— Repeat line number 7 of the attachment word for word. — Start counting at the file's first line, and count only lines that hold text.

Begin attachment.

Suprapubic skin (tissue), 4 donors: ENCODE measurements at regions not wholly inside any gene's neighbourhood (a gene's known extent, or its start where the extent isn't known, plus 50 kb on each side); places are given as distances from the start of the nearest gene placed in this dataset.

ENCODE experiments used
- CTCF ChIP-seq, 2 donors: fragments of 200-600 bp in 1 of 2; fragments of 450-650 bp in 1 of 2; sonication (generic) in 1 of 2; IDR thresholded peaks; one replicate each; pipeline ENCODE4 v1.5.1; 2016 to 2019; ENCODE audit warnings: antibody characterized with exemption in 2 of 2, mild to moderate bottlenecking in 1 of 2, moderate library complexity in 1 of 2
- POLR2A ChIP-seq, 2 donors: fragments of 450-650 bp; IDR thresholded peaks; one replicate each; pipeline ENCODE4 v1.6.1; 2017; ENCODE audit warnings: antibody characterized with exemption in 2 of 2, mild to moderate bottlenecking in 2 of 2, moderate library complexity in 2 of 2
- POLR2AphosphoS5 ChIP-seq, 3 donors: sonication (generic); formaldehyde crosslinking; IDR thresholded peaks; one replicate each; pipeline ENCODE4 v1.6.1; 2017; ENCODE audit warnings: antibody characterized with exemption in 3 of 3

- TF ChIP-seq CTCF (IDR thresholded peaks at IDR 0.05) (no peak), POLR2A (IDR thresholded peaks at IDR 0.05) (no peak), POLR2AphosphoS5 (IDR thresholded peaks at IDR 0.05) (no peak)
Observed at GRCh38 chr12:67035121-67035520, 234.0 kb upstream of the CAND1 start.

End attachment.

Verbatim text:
Observed at GRCh38 chr12:67035121-67035520, 234.0 kb upstream of the CAND1 start.